On February 3, 2011, the Internet Assigned Numbers Authority (IANA) distributed the last blocks of IPv4 address space in the free pool to the Regional Internet Registries (RIRs), ARIN, RIPE, AFRINIC, APNIC, and LACNIC. This followed a global policy stating that when the IANA had only five /8-sized blocks, it would give one to each RIR. This means that after this year, no more new IPv4 addresses will be given out.
Currently, Internet service providers (ISPs) apply to one of the RIRs for IP address space, based on policies developed for their region. ISPs, in turn, assign IP address space to their customers. Organizations may also go directly to an RIR, to get provider-independent (PI) address space.
Now that the IANA has no more IPv4 address space, the RIRs will no longer receive new IP addresses directly from IANA and will run out of IPv4 addresses this year. How does this affect you? The next time you or your ISP requests additional IPv4 address space, the request will be rejected. Although opportunities to acquire IPv4 addresses from organizations that have spare allocations may exist, this will likely be both difficult and costly.
Fortunately, the IPv4 Internet will continue to function properly even when all IPv4 address space is gone. However, growing businesses will find expansion increasingly difficult, without additional address space to connect more devices and customers.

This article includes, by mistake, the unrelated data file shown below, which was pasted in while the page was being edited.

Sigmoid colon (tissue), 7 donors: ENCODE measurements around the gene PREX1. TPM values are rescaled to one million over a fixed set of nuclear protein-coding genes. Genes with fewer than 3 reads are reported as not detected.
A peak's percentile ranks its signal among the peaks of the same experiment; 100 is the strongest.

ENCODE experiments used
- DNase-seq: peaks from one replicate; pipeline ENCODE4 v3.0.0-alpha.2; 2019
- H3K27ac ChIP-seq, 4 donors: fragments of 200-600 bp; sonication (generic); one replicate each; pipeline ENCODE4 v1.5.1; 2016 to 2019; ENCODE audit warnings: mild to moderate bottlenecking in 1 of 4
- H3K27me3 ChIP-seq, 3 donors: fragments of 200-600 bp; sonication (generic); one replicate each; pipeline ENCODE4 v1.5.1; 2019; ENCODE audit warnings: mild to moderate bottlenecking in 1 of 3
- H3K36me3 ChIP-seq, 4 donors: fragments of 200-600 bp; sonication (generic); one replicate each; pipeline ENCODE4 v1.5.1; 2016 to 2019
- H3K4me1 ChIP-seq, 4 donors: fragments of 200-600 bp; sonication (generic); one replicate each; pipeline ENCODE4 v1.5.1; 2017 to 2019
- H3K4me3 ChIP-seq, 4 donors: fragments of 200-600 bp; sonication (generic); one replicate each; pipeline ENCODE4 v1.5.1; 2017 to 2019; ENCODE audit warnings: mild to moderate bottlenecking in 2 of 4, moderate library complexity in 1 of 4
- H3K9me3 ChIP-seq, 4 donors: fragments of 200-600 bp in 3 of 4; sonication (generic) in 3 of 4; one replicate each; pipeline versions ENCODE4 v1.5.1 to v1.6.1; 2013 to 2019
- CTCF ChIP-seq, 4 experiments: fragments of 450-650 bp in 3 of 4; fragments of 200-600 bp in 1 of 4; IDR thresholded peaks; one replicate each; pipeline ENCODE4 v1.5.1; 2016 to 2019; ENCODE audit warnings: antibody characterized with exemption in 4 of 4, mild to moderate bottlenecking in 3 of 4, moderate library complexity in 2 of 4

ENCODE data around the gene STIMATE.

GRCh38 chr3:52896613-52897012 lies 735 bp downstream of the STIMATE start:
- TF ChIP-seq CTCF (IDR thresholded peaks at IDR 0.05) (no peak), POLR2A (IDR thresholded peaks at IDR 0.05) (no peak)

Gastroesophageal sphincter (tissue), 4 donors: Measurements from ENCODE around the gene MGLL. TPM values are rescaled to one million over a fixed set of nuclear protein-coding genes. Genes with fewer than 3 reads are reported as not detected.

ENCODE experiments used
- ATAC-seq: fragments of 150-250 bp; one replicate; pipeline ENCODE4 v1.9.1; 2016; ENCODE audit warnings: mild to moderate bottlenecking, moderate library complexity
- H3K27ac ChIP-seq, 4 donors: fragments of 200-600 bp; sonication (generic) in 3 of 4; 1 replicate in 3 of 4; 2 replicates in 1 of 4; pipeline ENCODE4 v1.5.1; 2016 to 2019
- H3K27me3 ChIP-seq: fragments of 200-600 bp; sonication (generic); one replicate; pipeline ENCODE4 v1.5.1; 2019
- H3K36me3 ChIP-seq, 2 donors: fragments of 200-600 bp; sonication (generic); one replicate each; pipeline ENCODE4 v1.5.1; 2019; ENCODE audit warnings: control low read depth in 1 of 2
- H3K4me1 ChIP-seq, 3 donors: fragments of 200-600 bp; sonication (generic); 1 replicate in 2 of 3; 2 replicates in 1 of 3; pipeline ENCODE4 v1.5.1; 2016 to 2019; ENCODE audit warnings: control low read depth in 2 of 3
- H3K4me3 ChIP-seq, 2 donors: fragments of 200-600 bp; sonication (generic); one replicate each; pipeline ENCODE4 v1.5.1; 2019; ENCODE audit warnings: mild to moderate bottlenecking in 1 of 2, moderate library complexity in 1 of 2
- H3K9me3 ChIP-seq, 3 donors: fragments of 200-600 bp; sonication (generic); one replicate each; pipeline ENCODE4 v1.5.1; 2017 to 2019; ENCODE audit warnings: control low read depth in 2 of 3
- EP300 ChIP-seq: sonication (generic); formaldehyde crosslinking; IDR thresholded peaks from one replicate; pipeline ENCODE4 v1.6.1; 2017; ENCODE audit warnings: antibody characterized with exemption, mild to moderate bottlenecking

What is IPv6?
By the 1990s, IPv4 address space was clearly running out. The Internet Engineering Task Force (IETF), the primary standards body for the Internet, designed a protocol called IPv6. Compared with IPv4’s 32-bit (2^32) address space, IPv6’s enormous 128-bit (2^128) address space easily provides enough space for the foreseeable future. However, many businesses have been slow to adopt IPv6 because of the significant effort involved in doing so and the critical need that was not yet apparent.
What does this mean for your business?
IPv6 does not operate alongside IPv4, but as a completely separate protocol. Businesses that want to remain competitive must apply a mechanism to their infrastructure that allows both versions to run. Therefore, it is essential that your network devices be upgraded and configured to run dual-stack, to cope with the coming IPv6 traffic and to let your business continue to grow. Dual-stack refers to running IPv4 and IPv6 simultaneously. This allows your servers to respond simultaneously both to the old IPv4 requests and to the newer IPv6-connected devices.
Cascadeo recommends a complete audit of your network and systems infrastructure, to determine how to upgrade it to dual-stack. Once the audit is done, a comprehensive transition plan can be implemented.
It will be a very long time, if ever, before IPv4 will be completely gone from the Internet. However, any company with a presence on the Internet, but without IPv4 reserves, must migrate to IPv6 in order to grow.
World IPv6 Day
On June 8, 2011, many major Internet-based companies around the world will go IPv6 for the day. Sites like facebook.com and google.com will change their DNS so that you can reach them only via IPv6. This is a test to motivate everyone to start thinking about, and migrating to, IPv6.
Cascadeo encourages you to review the links below and consider taking part in World IPv6 Day.
We look forward to working with you on the exciting transition ahead!